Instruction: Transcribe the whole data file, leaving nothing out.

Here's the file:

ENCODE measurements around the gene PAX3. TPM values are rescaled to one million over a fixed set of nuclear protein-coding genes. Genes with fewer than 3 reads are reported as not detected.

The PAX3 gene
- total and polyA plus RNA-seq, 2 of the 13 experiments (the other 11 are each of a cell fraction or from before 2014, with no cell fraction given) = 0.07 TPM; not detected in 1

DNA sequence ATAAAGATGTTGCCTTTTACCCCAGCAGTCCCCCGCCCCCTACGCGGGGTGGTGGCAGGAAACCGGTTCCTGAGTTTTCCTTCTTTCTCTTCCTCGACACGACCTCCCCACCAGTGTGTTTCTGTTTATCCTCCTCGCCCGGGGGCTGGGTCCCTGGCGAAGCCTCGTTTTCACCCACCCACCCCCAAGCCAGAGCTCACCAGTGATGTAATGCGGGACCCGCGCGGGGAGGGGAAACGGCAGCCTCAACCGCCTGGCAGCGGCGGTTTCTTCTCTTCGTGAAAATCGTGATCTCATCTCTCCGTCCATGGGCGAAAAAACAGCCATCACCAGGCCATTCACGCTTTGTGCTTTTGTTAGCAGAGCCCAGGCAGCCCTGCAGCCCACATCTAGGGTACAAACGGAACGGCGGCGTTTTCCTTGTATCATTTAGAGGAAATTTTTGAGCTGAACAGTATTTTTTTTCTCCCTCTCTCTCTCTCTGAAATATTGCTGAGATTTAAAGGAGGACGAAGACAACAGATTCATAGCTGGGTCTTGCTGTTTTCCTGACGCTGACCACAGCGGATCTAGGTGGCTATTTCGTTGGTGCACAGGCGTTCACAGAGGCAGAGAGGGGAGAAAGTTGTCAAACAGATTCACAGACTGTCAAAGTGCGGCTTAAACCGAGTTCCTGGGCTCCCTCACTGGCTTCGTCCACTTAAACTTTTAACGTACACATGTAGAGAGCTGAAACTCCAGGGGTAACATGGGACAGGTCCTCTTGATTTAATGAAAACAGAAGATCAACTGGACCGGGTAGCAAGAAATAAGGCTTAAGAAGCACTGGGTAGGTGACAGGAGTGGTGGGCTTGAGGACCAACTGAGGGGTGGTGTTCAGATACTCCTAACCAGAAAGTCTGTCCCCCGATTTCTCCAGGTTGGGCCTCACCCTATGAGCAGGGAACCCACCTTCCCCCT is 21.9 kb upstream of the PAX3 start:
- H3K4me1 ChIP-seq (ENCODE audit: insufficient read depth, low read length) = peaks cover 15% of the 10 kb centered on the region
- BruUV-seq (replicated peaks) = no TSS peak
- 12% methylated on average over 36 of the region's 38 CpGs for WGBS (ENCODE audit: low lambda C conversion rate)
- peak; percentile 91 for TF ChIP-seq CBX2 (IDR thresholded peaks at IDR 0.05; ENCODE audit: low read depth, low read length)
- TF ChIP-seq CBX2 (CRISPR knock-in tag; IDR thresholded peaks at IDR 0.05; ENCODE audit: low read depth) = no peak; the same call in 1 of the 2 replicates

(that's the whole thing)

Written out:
ENCODE measurements around the gene PAX3. TPM values are rescaled to one million over a fixed set of nuclear protein-coding genes. Genes with fewer than 3 reads are reported as not detected.

The PAX3 gene
- total and polyA plus RNA-seq, 2 of the 13 experiments (the other 11 are each of a cell fraction or from before 2014, with no cell fraction given) = 0.07 TPM; not detected in 1

DNA sequence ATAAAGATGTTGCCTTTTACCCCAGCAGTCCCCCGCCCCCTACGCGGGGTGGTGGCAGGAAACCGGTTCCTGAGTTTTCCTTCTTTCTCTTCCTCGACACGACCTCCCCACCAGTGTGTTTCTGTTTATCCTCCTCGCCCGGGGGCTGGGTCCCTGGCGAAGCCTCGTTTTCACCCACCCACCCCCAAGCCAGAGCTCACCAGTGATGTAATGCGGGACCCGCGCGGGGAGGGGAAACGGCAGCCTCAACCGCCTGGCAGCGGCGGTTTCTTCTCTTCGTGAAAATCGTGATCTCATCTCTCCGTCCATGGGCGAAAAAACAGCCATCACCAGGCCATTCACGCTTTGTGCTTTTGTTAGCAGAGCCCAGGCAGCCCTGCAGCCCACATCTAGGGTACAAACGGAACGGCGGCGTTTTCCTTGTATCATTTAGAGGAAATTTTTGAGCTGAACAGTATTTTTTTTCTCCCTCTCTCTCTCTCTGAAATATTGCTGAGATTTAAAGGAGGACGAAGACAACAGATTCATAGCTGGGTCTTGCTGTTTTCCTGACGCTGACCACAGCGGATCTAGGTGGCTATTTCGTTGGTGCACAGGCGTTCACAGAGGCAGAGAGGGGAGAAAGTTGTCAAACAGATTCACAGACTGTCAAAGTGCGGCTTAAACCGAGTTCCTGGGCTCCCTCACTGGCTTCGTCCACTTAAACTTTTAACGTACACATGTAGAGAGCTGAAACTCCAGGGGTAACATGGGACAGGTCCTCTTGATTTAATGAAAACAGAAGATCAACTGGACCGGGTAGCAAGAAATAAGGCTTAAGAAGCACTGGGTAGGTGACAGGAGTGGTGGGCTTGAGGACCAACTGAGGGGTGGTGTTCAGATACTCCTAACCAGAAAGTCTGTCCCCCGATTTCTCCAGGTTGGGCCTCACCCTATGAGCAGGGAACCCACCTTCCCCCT is 21.9 kb upstream of the PAX3 start:
- H3K4me1 ChIP-seq (ENCODE audit: insufficient read depth, low read length) = peaks cover 15% of the 10 kb centered on the region
- BruUV-seq (replicated peaks) = no TSS peak
- 12% methylated on average over 36 of the region's 38 CpGs for WGBS (ENCODE audit: low lambda C conversion rate)
- peak; percentile 91 for TF ChIP-seq CBX2 (IDR thresholded peaks at IDR 0.05; ENCODE audit: low read depth, low read length)
- TF ChIP-seq CBX2 (CRISPR knock-in tag; IDR thresholded peaks at IDR 0.05; ENCODE audit: low read depth) = no peak; the same call in 1 of the 2 replicates